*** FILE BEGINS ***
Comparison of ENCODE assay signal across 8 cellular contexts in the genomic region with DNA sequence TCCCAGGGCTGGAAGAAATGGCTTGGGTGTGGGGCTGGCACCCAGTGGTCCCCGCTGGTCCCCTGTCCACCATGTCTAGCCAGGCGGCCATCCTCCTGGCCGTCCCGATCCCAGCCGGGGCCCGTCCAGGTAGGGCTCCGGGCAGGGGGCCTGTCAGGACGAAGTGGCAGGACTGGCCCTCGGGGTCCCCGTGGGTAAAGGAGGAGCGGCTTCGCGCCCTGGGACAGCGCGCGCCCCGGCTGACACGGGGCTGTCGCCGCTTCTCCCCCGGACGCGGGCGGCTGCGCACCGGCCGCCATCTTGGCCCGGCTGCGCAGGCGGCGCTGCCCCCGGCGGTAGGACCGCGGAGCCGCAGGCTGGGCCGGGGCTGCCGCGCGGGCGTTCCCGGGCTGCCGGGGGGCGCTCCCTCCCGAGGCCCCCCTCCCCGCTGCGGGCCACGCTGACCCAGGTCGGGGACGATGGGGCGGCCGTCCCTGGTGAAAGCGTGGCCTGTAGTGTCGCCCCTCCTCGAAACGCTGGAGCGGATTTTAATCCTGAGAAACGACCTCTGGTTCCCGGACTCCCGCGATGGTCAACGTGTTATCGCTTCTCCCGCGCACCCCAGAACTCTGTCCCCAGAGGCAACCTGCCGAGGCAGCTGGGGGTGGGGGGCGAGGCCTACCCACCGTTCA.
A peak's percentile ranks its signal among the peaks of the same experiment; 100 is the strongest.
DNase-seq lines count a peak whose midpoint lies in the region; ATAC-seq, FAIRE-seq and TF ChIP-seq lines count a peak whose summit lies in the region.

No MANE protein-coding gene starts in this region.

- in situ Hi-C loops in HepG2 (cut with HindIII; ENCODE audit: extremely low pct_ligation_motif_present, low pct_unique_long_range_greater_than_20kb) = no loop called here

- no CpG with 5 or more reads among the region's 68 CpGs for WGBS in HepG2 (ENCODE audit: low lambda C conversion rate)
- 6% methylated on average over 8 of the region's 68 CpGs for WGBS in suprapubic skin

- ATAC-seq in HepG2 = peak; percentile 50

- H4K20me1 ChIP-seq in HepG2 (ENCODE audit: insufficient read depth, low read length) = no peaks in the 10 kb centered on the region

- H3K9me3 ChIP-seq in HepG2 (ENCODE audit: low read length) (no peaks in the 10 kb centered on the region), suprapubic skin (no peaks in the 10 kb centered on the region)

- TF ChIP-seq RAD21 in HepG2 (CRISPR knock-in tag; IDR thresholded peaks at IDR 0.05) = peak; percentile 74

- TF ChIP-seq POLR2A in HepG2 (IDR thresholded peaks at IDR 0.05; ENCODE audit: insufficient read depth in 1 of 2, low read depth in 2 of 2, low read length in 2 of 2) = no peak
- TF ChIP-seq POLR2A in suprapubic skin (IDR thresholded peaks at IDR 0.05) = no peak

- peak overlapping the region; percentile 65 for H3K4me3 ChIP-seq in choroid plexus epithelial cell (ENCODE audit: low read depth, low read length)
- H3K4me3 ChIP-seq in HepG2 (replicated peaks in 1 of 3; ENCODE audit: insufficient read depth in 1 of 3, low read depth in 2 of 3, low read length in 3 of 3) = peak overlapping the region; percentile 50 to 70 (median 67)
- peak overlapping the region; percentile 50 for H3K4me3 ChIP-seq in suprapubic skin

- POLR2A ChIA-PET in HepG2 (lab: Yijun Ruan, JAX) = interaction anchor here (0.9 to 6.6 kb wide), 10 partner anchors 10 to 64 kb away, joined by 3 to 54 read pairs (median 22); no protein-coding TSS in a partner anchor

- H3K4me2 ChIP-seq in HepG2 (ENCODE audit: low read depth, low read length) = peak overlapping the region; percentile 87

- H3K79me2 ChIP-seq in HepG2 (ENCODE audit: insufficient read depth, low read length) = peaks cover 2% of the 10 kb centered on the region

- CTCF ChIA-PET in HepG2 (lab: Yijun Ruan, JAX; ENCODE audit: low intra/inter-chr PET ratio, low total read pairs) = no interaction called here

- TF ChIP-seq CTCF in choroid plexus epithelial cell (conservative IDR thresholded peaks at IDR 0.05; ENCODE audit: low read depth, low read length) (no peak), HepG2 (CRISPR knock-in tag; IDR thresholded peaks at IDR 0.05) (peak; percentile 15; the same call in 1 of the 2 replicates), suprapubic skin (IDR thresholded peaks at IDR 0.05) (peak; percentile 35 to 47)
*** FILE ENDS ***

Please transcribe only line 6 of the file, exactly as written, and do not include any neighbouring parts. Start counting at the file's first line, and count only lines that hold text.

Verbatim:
- no CpG with 5 or more reads among the region's 68 CpGs for WGBS in HepG2 (ENCODE audit: low lambda C conversion rate)